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‘Moon Knight’ the show is as much in two minds as its titular hero

My Kolkata lists three positives and three negatives from the Disney+ Hotstar show

Vedant Karia | Published 06.05.22, 05:23 PM
Moon Knight saw Marvel simultaneously break new ground and fall prey to old tropes

Moon Knight saw Marvel simultaneously break new ground and fall prey to old tropes

Photos Courtesy: Marvel

One of the most hyped projects in Marvel’s Disney+Hotstar roster, Moon Knight gave Marvel fans a lot to think about, while also teasing interesting directions that the MCU could take in coming years. While the stories of Marc Spector / Steven Grant may be over (for now), we at My Kolkata couldn’t resist listing the things we liked (and didn’t) about the recently concluded miniseries.

Yay: Oscar Isaac

Marvel was on the right path when they roped in Oscar Isaac for the role

Marvel was on the right path when they roped in Oscar Isaac for the role

Is it really surprising that the best thing about the show is this starry-eyed gorgeous actor? Playing a superhero with a complicated past and dissociative-identity-disorder was always going to be demanding, and we knew Marvel was on the right path when they roped in Isaac for the role. However, we had no idea about the depth Isaac was going to bring to the role, making us love, hate and empathise with different parts of his character at the same time. His seamless switching between Marc and Steven (props for the accents) made us truly believe that both were two different characters, and not personalities in the same body. 

PS: Ethan Hawke is brilliant as the baddie Arthur Harrow, and seems to be having as much fun on screen as Willem Dafoe did playing Green Goblin.

Nay: CGI

The show tends to rely too much on CGI

The show tends to rely too much on CGI

Okay Marvel, we need to talk. We love to see a sly racoon sob, a fallen hero shoot thunder into the air and a duck pointlessly hanging around in your frames. Your CGI is great when it helps a character reach a significant point in their arc. But can you please stop relying on CGI for all your final battles and action sequences? The scene where Ammit grows stronger by preying on souls feels almost like a copy of the Dweller-In-Darkness from Shang Chi. Not cool.

Apart from one sequence in the finale, Moon Knight’s action was disappointing at best and non-existent at worst. While it's not a major issue since the story is primarily character-driven, we as comic loyalists do feel slightly cheated, especially after the bloody glimpse in the trailer. 

Yay: Characterisation

The show expertly navigates the similarities and differences between Marc and Steven

The show expertly navigates the similarities and differences between Marc and Steven

The show captured a distinct arc through its six episodes, and the writers deserve credit for equally fleshing out both Marc and Steven. From the pilot that teases an intrusion on Steven’s blacking-out mind, to the finale where Steven and Marc come full circle to work together, we see clearly outlined characteristics for both our leads and their alter egos Moon Knight and Mr Knight, and are rewarded for our investment in them. Episode 5 deserves a special mention for being one of the most ambitious projects in MCU’s history, and serving as the best origin story for a Marvel character. 

Nay: Tone

Marvel struggles to balance the PG-13 rating with the character’s dark tones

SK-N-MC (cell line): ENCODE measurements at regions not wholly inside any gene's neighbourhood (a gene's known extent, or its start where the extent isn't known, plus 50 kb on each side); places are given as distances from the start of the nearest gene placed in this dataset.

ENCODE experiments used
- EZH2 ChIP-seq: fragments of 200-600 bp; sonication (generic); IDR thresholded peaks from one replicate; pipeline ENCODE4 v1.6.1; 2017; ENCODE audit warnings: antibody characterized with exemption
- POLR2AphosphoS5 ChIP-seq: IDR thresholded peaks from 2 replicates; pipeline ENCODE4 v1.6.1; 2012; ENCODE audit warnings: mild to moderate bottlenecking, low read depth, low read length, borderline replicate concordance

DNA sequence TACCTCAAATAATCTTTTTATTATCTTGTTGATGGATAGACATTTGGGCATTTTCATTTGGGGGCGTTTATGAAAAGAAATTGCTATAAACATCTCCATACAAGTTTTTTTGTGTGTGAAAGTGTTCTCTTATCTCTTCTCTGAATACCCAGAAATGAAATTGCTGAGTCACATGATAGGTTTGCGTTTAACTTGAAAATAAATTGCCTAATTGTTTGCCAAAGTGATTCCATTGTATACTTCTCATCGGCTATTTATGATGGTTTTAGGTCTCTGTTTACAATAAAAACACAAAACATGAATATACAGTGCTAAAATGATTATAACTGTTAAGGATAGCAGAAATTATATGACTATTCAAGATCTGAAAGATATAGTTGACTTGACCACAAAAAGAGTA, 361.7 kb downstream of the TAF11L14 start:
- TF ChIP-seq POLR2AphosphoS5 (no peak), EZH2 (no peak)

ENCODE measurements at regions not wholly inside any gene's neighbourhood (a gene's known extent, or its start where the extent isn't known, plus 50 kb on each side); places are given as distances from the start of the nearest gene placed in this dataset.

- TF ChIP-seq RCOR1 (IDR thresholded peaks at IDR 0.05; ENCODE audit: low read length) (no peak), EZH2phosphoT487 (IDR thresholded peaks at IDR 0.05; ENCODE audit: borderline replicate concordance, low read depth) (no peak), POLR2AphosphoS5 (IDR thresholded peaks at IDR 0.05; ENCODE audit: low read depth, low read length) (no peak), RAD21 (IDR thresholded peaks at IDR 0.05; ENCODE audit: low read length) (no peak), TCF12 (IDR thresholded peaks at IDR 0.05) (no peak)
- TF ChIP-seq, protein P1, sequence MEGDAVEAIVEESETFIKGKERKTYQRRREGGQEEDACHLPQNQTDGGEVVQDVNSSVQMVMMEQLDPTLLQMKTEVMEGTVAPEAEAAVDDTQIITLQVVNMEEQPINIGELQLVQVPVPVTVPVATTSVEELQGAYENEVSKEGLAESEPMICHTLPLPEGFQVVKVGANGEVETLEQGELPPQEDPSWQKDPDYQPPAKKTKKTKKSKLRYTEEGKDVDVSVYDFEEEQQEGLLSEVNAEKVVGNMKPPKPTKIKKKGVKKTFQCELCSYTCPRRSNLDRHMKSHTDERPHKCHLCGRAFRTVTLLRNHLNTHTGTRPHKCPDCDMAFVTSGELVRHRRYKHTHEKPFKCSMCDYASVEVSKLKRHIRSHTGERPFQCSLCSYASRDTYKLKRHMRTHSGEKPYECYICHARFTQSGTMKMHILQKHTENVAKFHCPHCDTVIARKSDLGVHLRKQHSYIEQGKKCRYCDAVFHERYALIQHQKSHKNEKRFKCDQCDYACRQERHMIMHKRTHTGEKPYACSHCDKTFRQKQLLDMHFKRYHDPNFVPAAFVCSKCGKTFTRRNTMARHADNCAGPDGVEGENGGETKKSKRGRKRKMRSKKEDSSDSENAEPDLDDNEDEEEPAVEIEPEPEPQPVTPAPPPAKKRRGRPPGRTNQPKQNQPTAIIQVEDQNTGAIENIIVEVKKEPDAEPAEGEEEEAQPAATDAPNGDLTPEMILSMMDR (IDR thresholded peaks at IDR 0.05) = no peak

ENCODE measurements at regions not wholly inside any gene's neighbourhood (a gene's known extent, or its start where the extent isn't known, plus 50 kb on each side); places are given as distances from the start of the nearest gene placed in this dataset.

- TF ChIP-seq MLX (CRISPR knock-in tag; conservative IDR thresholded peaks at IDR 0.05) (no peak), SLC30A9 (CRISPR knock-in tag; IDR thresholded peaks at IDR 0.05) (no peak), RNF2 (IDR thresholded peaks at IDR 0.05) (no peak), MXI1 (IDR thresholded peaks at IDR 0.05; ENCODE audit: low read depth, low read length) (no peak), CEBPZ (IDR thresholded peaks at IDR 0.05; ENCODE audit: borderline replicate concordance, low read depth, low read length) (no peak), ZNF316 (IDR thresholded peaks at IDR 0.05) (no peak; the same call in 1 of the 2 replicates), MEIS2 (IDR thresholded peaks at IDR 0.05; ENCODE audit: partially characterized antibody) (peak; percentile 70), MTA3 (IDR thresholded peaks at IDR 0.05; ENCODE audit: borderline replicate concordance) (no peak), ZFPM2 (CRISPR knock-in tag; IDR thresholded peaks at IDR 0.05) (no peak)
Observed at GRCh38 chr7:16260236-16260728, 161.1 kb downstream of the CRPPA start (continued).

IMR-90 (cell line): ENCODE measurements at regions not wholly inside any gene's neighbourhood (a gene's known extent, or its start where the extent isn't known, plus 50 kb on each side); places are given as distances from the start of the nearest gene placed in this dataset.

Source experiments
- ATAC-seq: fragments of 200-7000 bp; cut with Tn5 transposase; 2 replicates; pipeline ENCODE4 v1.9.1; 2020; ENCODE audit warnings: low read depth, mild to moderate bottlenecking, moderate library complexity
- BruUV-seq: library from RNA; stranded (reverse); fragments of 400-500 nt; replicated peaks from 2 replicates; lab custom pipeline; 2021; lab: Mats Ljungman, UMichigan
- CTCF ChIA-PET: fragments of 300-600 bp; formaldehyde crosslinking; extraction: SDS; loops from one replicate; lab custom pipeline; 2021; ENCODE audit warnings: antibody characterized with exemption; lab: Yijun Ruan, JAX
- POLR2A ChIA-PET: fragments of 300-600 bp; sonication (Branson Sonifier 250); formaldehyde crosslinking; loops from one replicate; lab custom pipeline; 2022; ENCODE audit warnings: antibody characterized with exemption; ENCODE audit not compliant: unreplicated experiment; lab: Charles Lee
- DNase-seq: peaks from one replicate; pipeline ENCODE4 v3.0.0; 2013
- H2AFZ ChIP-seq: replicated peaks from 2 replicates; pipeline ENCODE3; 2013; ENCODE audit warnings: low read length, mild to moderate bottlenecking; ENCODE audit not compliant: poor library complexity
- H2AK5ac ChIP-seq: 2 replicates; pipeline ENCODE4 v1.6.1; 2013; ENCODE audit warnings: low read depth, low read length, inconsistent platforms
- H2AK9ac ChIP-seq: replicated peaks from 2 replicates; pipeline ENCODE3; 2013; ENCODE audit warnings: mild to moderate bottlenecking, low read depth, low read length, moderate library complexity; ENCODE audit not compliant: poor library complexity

Marvel struggles to balance the PG-13 rating with the character’s dark tones

The show fell prey to Disney’s classic curse as it struggled between balancing the comic’s gritty tone and catering to its PG-13 audience. Most of the gruesome fights (and they are all pretty gory, at least from what we see in the aftermath) are hidden in the form of black-outs, taking away from the development of Steven / Marc. This creative decision is partly the reason why the final twist doesn’t feel as high-stakes as it should, and we sincerely hope that future appearances of the character are more accurate to his darker comic book roots. 

Yay: The setting

Director Mohamed Diab makes the Egyptian setting feel very authentic

Director Mohamed Diab makes the Egyptian setting feel very authentic

The Egyptian setting is fascinating, making for a refreshing change from the otherwise US-centric MCU. Courtesy this, the show was rich in easter eggs, and we lapped up every piece of trivia the writers threw our way. The mediaeval Egyptian gods also gave the show higher and newer stakes, and didn’t purely rely on cross-referencing other Marvel projects to create fanboy moments. Props to Marvel for committing to representation by hiring Egyptian director Mohamed Diab, who made the sandy setting seem authentic, and not caricaturish. 

Nay: Pacing

The show struggles to maintain a steady pace after the pilot, with everything up to Episode 5 feeling like a filler

The show struggles to maintain a steady pace after the pilot, with everything up to Episode 5 feeling like a filler

The show arguably had the best pilot among all of Marvel’s shows (not counting Daredevil). The penultimate episode was an emotional roller coaster, telling a self-contained story while pushing the narrative forward. However, the story barely goes anywhere during the three episodes in the middle, which feel like fillers. The sluggish pace constantly builds an air of urgency, hinting that something major will happen, but seldom gives any real payoff. This makes large chunks of the show (including the finale) feel like loglines that were never truly developed into a script. 

The character’s source material and the show’s production makes it feels like a lost opportunity of what could have been. Hopefully, we’ll know better the next time Moon Knight appears on our screens.

Last updated on 06.05.22, 05:23 PM
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